How to make an Interactive Chart Slider Thingy

Ok, I will be honest. I have no idea what to call it. May be Chart Cover Flow? But Interactive Chart Slider Thingy sounds so better. So let’s go with it. Here it is:

In this article, let me explain the process for creating such an interactive Excel chart display.

What you need?

You need a few charts, some time and understanding of simple Excel formulas.

Got them all? Let’s roll.

Video – Interactive Excel Chart Slider

Although the instructions for this are not technical, You will benefit from watching this video before reading further.

Step by step tutorial – Interactive Chart Slider Thingy

Step 1: Position your charts in a range, one chart per cell

Select a range of cells and resize them so that each cell can accommodate one chart. Place charts neatly, one per cell. Name this range as charts. Something like this:

Note: While this example shows how to do the ICST (Interactive Chart Slider Thingy, keep up) with 7 charts, you can apply this idea to any number of charts.

Step 2: Set up scrollbar form control

Exactly what it says on the box. Using Developer Ribbon > Insert, add a scorllbar form control to your worksheet.

Right click on the control to set its limits from 1 to 7 and link it to a cell.

Tip: If you can’t tell your developer ribbon from oven mitten, check out this excellent guide on Excel form controls.

Step 3: Calculate neighbors

For our ICST to work, we need to show selected chart in the middle and the neighbors to left & right. We can calculate the neighbor numbers from a given chart number n using simple formulas. I am leaving it to your imagination.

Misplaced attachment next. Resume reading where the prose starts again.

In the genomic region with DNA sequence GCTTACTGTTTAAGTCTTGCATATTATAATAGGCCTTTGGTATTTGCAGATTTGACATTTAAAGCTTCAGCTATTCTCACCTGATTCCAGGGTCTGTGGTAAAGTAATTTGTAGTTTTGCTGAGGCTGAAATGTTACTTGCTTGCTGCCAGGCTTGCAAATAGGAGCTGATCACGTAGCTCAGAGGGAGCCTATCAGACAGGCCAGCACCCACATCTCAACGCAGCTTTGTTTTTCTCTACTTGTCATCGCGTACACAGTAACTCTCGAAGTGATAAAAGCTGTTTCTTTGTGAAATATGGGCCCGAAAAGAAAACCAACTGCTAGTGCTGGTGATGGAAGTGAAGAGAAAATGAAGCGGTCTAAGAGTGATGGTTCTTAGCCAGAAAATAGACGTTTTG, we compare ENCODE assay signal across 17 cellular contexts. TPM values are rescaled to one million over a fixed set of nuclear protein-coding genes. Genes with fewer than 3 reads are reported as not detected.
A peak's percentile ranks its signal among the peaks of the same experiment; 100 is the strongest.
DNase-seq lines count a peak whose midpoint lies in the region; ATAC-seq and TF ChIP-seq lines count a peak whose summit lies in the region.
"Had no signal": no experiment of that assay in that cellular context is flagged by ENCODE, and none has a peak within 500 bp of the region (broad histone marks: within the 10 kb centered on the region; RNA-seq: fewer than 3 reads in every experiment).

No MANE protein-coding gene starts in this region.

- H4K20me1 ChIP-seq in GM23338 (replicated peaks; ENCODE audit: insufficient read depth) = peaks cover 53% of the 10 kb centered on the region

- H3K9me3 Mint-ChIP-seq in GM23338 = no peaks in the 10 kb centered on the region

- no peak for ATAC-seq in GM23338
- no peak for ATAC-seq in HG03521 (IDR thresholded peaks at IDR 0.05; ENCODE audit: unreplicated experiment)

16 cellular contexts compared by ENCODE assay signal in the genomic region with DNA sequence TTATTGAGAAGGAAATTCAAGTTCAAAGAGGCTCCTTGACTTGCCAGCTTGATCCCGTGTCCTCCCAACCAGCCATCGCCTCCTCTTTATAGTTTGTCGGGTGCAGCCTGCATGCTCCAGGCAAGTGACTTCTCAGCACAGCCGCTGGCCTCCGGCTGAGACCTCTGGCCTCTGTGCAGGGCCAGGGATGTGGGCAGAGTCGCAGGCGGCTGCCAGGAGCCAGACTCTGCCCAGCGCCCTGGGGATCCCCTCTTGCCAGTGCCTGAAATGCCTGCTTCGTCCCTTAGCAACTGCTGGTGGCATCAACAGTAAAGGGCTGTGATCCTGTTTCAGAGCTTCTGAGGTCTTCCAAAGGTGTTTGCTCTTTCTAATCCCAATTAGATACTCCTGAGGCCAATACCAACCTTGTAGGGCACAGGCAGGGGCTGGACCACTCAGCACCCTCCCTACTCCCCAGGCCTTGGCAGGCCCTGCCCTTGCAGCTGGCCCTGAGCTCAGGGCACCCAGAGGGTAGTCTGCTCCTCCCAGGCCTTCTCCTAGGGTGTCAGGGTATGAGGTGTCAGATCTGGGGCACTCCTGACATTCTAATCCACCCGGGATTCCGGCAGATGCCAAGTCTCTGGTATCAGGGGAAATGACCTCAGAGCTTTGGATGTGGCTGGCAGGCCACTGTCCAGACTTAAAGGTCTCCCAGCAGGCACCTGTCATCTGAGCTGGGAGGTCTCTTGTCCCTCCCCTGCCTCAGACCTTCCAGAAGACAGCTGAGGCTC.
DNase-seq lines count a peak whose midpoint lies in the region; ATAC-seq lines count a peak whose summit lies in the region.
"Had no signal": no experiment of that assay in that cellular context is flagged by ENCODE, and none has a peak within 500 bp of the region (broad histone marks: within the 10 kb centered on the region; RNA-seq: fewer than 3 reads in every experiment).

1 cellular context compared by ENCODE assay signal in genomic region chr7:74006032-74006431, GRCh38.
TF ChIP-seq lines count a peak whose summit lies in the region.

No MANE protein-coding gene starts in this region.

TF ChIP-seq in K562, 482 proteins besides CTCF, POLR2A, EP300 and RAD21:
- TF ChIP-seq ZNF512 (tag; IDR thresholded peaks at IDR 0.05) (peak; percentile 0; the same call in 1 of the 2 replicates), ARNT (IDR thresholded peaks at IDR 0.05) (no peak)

If you need some help, here is a demo of how the neighbor numbers:

Step 4: Create 7 named ranges, one per chart cell

Now that we have neighbor numbers and charts range (from step 1), we can create 7 named ranges, one per chart.

1. mid.chart: refers to the chart that goes in the middle. Use =INDEX(charts, linked_cell_for_scrollbar)
2. left1, left2, left3: are the the neighbors to left. Just use =INDEX(charts, neighbor_number) pattern.
3. right1, right2, right3: same as left

Step 5: Time for some linked pictures

What is that you are saying?
Are we there yet?
Yes, we are sweetie. Almost there.

Go back to your charts range and pick any cell. Copy it.

Go to the place where you want your final visual. Right click and select Paste Special > Linked Picture.

Tip: Here is a quick tutorial on Linked Pictures.

After you pasted any cell as linked picture,

• Select the picture.
• Go to formula bar and type =mid.chart the name of the selected chart
• Copy this picture and paste again
• Change reference to =left1
• Continue 5 more times and use the names left2, left3, right1, right2, right3

Now, we have 7 pictures, one per each chart. They are all linked to the scrollbar, so if you slide it, you will see the images change.

Step 6: Format the picture links

This is the final step. We just need to format the picture links to mimic album coverflow look. The key steps are,

• Shadow effect to make the chart look floating
• Reflection effect
• 3D rotation for non-active charts
• Send to back to move the non-active charts behind

See this illustration to understand typical settings for one of the picture links.

If you end up creating something cool or funny, please share it in the comments so we all can learn.

More wacky and fun Excel charts

If you want to spice up your Excel chart life, you’ve come to the right place. Dim the lights, turn on soothing jazz and enjoy these goodies.

Grammy Bump Chart

Explores the bump in album sales after winning prestigious Grammy award.

Flu trends chart

Visually explore and compare flu trends between years & states. Inspired from Google flu trends.

Tour de France – Distance vs. Pace

A radial chart to show distance vs. pace in Tour de France.

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